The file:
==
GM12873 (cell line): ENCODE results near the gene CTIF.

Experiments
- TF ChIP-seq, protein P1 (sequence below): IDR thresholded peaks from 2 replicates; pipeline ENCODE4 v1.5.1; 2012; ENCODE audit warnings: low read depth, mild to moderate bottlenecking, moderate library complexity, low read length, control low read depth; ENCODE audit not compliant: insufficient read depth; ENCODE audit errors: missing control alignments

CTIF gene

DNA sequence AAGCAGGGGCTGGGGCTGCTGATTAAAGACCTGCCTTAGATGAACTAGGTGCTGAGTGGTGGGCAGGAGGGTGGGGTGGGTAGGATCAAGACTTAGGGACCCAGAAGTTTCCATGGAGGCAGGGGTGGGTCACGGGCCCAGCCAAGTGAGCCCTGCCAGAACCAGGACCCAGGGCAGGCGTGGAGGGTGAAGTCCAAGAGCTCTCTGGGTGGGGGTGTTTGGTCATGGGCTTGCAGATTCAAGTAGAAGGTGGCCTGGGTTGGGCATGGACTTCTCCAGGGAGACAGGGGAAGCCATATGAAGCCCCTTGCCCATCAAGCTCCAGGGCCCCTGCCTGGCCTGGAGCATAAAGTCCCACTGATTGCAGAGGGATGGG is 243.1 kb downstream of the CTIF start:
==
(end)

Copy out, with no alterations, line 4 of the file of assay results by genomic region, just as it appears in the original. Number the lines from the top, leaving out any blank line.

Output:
CTIF gene